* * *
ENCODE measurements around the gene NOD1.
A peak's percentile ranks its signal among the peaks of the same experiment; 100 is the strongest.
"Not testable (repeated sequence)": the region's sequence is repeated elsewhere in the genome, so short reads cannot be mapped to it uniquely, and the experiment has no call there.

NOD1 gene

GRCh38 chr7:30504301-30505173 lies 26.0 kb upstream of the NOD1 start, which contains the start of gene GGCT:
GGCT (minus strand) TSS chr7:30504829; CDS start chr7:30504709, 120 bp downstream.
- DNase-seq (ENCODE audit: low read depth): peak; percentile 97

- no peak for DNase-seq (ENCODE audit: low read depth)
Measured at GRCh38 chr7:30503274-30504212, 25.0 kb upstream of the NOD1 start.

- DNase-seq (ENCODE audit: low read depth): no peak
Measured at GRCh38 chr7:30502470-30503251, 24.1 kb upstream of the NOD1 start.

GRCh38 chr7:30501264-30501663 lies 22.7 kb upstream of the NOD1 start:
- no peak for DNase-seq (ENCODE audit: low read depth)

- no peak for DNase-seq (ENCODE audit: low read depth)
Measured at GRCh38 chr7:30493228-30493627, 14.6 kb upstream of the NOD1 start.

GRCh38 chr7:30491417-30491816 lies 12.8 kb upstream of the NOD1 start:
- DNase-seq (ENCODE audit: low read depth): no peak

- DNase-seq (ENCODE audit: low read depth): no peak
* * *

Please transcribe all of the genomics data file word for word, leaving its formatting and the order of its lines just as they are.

ENCODE measurements around the gene NOD1.
A peak's percentile ranks its signal among the peaks of the same experiment; 100 is the strongest.
"Not testable (repeated sequence)": the region's sequence is repeated elsewhere in the genome, so short reads cannot be mapped to it uniquely, and the experiment has no call there.

NOD1 gene

GRCh38 chr7:30504301-30505173 lies 26.0 kb upstream of the NOD1 start, which contains the start of gene GGCT:
GGCT (minus strand) TSS chr7:30504829; CDS start chr7:30504709, 120 bp downstream.
- DNase-seq (ENCODE audit: low read depth): peak; percentile 97

- no peak for DNase-seq (ENCODE audit: low read depth)
Measured at GRCh38 chr7:30503274-30504212, 25.0 kb upstream of the NOD1 start.

- DNase-seq (ENCODE audit: low read depth): no peak
Measured at GRCh38 chr7:30502470-30503251, 24.1 kb upstream of the NOD1 start.

GRCh38 chr7:30501264-30501663 lies 22.7 kb upstream of the NOD1 start:
- no peak for DNase-seq (ENCODE audit: low read depth)

- no peak for DNase-seq (ENCODE audit: low read depth)
Measured at GRCh38 chr7:30493228-30493627, 14.6 kb upstream of the NOD1 start.

GRCh38 chr7:30491417-30491816 lies 12.8 kb upstream of the NOD1 start:
- DNase-seq (ENCODE audit: low read depth): no peak

- DNase-seq (ENCODE audit: low read depth): no peak